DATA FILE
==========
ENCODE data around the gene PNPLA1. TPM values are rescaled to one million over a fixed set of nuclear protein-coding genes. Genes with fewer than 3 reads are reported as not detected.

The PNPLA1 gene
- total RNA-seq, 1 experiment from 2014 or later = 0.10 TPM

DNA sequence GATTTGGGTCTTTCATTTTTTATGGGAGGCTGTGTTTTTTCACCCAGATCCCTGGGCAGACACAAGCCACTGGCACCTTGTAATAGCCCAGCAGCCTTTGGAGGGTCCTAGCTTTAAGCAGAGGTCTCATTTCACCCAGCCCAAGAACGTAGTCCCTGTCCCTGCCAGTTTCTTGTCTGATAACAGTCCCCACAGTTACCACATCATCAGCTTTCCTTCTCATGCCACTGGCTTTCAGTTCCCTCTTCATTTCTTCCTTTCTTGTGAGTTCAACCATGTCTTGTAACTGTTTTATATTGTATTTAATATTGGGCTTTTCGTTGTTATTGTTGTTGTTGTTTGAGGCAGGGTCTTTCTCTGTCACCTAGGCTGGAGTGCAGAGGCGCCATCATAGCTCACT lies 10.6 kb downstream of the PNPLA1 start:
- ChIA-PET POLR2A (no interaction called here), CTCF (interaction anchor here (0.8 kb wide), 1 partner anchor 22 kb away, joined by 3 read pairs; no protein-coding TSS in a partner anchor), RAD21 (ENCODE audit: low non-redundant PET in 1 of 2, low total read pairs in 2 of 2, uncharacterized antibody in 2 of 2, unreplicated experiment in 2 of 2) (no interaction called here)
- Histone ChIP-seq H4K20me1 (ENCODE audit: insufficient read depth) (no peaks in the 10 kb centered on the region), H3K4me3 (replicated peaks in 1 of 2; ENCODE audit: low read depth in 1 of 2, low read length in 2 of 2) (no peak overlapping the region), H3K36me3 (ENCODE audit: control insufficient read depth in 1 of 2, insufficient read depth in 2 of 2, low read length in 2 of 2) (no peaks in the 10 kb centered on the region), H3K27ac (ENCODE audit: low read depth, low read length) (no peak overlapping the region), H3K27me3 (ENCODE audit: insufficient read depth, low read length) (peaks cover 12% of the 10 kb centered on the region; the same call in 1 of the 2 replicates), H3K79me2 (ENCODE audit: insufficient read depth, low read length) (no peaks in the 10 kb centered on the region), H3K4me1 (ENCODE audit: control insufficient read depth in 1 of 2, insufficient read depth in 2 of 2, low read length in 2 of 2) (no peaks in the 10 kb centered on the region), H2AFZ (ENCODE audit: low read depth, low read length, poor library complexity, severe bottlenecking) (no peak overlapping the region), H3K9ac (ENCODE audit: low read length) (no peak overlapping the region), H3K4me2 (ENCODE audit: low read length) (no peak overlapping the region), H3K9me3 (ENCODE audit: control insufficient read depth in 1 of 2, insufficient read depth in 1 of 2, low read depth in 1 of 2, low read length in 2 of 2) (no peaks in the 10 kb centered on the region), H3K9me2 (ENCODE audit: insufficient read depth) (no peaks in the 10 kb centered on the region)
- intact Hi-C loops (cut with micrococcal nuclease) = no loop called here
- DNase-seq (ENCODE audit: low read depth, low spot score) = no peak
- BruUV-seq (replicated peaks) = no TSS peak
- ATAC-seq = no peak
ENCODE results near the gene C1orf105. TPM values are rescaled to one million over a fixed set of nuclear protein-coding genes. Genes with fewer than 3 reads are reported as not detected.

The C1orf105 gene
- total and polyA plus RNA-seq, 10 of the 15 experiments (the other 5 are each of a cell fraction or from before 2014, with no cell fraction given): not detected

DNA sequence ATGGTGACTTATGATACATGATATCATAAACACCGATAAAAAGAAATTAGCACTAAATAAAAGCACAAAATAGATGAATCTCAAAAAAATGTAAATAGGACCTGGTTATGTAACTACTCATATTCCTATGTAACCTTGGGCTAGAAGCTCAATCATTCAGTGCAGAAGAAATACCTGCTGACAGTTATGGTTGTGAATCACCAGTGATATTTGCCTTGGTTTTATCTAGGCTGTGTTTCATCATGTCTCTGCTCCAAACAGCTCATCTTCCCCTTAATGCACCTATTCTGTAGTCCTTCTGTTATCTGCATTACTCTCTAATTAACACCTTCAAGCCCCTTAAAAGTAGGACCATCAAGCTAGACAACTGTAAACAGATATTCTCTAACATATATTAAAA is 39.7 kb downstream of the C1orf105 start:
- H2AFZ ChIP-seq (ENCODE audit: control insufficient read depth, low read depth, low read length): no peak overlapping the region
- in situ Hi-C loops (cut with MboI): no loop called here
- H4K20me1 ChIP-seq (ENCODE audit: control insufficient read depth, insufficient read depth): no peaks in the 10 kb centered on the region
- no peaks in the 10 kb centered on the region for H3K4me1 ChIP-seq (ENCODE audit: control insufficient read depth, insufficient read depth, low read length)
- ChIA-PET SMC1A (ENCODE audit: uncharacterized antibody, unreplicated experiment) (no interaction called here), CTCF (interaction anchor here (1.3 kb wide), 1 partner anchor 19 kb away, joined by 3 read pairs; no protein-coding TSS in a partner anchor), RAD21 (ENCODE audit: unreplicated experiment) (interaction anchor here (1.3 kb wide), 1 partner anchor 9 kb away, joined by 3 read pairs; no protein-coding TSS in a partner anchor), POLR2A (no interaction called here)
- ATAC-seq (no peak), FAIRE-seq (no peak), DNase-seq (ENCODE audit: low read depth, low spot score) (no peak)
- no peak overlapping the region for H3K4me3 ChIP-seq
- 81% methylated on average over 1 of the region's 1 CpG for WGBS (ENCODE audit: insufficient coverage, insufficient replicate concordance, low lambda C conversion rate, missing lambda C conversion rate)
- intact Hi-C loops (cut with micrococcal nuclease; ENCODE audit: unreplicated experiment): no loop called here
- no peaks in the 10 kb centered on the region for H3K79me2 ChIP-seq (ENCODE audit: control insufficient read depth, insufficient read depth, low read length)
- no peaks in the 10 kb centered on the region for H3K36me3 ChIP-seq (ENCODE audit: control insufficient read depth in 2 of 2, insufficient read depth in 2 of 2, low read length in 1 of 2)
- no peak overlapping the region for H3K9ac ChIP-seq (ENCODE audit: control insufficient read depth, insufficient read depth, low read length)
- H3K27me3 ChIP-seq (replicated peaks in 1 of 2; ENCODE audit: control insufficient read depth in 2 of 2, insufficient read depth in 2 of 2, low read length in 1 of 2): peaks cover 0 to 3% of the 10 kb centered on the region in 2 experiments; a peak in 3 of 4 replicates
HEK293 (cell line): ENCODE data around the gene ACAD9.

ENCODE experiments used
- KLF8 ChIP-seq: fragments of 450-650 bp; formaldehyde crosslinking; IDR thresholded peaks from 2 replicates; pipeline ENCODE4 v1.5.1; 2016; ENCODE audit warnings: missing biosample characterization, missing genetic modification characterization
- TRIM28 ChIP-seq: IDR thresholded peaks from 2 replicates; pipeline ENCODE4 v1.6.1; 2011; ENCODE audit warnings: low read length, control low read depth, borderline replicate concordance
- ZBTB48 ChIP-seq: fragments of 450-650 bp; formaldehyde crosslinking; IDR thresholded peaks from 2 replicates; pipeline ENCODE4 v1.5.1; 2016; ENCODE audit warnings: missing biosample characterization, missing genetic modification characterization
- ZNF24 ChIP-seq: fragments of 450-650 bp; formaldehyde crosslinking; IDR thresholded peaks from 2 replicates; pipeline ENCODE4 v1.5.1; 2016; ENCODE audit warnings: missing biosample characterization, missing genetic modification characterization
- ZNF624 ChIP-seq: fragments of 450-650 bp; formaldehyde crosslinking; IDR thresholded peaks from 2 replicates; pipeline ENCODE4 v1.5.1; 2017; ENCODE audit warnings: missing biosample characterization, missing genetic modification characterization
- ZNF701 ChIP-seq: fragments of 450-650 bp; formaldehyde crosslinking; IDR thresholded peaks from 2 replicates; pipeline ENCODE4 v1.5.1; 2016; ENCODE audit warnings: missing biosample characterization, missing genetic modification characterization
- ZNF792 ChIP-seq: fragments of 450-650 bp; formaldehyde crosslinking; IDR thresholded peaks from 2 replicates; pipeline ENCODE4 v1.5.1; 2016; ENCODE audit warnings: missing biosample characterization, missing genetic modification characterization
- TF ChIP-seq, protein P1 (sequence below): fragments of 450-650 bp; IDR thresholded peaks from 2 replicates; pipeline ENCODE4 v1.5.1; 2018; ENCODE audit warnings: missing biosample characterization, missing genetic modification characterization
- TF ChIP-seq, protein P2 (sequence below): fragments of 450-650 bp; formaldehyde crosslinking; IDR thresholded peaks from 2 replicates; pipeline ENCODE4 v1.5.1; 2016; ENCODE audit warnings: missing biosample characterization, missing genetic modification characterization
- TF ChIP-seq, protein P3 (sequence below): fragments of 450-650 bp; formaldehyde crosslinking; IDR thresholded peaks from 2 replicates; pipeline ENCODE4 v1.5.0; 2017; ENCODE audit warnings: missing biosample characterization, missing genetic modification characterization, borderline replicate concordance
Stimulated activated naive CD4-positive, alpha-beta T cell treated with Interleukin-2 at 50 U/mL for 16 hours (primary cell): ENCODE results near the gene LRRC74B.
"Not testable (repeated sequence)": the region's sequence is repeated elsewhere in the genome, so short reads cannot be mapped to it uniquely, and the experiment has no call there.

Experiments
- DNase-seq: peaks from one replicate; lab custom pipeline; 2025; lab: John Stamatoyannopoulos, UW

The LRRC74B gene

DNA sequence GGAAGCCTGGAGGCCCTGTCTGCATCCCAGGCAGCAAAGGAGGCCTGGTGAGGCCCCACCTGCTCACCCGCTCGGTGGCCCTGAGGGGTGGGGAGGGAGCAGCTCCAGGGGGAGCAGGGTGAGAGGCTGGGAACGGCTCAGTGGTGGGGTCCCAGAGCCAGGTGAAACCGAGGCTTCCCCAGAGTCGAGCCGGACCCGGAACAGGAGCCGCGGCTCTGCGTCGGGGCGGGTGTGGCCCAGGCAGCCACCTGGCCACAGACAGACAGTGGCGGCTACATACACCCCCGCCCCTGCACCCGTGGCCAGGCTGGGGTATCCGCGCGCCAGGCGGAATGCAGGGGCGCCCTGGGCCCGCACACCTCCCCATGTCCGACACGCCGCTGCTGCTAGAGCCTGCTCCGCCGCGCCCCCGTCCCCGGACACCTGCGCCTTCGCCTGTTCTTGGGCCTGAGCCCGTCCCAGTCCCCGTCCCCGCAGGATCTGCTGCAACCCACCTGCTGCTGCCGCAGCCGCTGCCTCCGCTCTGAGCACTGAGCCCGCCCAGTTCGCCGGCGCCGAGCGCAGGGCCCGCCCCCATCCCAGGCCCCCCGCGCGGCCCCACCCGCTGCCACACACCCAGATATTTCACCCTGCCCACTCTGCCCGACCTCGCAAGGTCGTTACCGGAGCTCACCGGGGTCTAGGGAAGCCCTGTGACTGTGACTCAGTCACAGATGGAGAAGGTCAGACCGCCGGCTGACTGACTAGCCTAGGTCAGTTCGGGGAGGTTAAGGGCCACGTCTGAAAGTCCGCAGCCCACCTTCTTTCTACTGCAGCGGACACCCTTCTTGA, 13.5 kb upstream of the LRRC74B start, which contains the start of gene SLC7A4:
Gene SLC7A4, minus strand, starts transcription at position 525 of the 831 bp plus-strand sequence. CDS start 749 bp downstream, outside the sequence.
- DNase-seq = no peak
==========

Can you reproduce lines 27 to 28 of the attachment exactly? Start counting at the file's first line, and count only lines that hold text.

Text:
- H3K27me3 ChIP-seq (replicated peaks in 1 of 2; ENCODE audit: control insufficient read depth in 2 of 2, insufficient read depth in 2 of 2, low read length in 1 of 2): peaks cover 0 to 3% of the 10 kb centered on the region in 2 experiments; a peak in 3 of 4 replicates
HEK293 (cell line): ENCODE data around the gene ACAD9.